Thus, in 1960, DuPont introduced Teflon™ FEP (fluorinated ethylene propylene), the first fluoropolymer that could be processed in the molten state. The family of fluoropolymers was still missing a product that combined elevated chemical resistance and elevated mechanical properties with simplicity of production, which was crucial given FEP’s high temperatures of transformation (above 280°C). This request was satisfied by Polyvinylidene Fluoride, PVDF, patented in 1948 but set aside until the 1960s: the first commercial production of this polymer, introduced to the market with the brand KYNAR, started in 1965 and it immediately proved to have elevated mechanics and the ability to transform at temperatures of around 220°C. In 1970 DuPont introduced Tefzel™ ETFE, a modified copolymer of ethylene and tetrafluoroethylene, that satisfied the requirements of elevated mechanical properties at elevated temperatures. ETFE is particularly suitable for wire coverings and for insulation that is resistant to 155°C for 20,000 hours of continuous exposure. In 1972, DuPont introduced Teflon ™ PFA (perfluoroalkoxy, a copolymer of tetrafluoroethylene and perfluoroalkyl vinyl ether) whose properties meet halfway between those of PTFE and FEP. The studies on PVDF continued and in 1984 a new series of homopolymers, called KYNAR FLEX® 2800, was introduced, thus supplying the market with a soft variant of this polymer.

MORPHOLOGY

All fluoropolymers are semi-crystalline polymers but vary in their opacity. PTFE and PVDF are both opaque, while PFA and FEP are completely transparent.

STRUCTURE

The fundamental structures for all fluoropolymers are a combination of carbon and fluorine atoms that are repeated equally along the whole length of the chain. Based on this arrangement, the properties can vary enormously.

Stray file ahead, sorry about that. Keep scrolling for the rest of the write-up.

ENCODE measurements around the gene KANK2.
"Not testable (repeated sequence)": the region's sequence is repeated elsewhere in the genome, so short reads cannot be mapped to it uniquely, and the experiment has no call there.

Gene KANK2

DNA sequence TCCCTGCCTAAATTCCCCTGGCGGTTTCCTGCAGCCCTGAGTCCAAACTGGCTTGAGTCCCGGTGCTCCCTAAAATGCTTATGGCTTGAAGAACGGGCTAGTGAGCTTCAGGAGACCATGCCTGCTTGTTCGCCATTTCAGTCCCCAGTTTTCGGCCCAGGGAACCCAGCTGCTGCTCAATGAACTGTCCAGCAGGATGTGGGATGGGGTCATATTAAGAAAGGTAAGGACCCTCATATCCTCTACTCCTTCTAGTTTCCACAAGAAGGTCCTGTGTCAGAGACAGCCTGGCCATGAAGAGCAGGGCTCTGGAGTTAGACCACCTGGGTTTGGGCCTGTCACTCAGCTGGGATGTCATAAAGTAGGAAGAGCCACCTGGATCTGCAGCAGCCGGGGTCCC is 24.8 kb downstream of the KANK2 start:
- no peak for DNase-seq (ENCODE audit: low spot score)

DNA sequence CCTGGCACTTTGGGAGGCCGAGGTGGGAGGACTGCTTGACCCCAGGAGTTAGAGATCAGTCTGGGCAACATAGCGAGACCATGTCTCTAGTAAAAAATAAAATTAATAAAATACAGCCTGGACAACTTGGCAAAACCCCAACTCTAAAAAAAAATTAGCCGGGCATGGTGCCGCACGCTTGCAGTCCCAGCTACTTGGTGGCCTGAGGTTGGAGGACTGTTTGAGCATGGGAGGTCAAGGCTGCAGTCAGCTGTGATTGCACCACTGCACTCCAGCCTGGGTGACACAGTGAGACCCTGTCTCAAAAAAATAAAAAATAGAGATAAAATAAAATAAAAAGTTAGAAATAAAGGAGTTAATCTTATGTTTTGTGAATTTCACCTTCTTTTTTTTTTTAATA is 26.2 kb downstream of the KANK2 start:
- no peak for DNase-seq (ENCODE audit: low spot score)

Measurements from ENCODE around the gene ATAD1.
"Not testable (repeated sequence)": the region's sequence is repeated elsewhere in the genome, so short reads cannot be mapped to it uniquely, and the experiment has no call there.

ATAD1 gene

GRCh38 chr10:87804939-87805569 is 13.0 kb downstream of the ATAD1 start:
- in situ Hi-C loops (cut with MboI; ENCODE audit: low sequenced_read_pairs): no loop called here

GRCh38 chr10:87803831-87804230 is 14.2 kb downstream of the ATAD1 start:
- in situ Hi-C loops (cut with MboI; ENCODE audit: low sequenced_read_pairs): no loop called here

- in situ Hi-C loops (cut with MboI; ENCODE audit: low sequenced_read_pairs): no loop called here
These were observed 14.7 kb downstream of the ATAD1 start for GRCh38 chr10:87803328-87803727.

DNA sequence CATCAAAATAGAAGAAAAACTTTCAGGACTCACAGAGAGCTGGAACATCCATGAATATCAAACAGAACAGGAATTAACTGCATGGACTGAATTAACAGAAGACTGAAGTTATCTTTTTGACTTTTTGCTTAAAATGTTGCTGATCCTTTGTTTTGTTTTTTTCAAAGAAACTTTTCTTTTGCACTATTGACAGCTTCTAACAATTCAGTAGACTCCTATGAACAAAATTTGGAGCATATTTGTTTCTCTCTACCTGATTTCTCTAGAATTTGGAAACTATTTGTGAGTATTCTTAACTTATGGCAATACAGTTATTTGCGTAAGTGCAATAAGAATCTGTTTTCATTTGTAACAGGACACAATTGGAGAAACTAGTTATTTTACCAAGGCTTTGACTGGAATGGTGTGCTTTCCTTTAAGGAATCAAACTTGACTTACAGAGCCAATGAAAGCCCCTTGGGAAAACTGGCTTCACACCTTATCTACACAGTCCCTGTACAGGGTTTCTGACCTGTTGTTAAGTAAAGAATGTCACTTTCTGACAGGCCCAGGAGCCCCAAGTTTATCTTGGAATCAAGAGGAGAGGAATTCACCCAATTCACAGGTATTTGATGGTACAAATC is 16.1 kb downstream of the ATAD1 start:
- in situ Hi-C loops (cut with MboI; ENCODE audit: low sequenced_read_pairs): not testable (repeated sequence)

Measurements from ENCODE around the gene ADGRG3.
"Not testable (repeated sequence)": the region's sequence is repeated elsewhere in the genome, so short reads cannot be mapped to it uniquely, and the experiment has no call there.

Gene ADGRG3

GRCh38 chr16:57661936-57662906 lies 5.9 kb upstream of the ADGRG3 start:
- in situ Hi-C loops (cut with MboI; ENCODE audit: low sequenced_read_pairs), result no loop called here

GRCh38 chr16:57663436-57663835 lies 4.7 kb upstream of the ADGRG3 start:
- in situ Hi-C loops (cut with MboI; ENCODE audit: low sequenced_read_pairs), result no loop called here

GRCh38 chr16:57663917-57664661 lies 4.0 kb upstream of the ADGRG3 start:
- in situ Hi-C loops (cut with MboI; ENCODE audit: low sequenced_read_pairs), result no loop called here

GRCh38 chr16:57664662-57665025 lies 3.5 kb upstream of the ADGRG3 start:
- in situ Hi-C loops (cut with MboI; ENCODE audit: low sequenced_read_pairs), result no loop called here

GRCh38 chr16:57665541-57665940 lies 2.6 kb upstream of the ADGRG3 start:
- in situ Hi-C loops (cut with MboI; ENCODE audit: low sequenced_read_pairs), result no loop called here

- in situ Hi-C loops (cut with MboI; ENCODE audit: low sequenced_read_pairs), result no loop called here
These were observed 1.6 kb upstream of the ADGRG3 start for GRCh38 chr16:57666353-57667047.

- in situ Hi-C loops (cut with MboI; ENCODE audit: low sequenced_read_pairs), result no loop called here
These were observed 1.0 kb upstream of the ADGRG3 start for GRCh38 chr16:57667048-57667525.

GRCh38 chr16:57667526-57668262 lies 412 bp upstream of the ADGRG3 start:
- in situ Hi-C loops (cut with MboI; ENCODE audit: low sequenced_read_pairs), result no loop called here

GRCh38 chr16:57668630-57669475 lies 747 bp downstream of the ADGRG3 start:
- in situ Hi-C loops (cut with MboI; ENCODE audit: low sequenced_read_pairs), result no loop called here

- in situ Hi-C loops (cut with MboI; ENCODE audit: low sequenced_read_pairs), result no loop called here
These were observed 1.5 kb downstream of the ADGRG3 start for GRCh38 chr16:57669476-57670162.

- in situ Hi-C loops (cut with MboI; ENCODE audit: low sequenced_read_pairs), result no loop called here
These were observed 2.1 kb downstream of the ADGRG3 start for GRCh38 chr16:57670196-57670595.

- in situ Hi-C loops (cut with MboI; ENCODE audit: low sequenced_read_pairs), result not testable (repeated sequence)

Struttura chimica fluoropolimero

COMPARISON

Increasingly more technical applications in aggressive environments, in terms of temperature, chemical agents and atmospheric conditions, made it possible for fluoropolymers to find more space on the market. These polymers offer extremely high performance, though at elevated costs regarding both raw materials and production. Depending on the bond between carbon and fluorine, and their arrangement in the molecular structure, one can have varying products with different characteristics. Concerning chemical resistance and use at low and high temperatures, the father of all fluoropolymers is PTFE, which demonstrates almost complete inertia towards most known chemical reagents and has work temperatures that range from -260 to +260 °C. After PTFE, these other fluoropolymers can be found, in order of importance: PFA, FEP, and PVDF.

The following differences can be observed: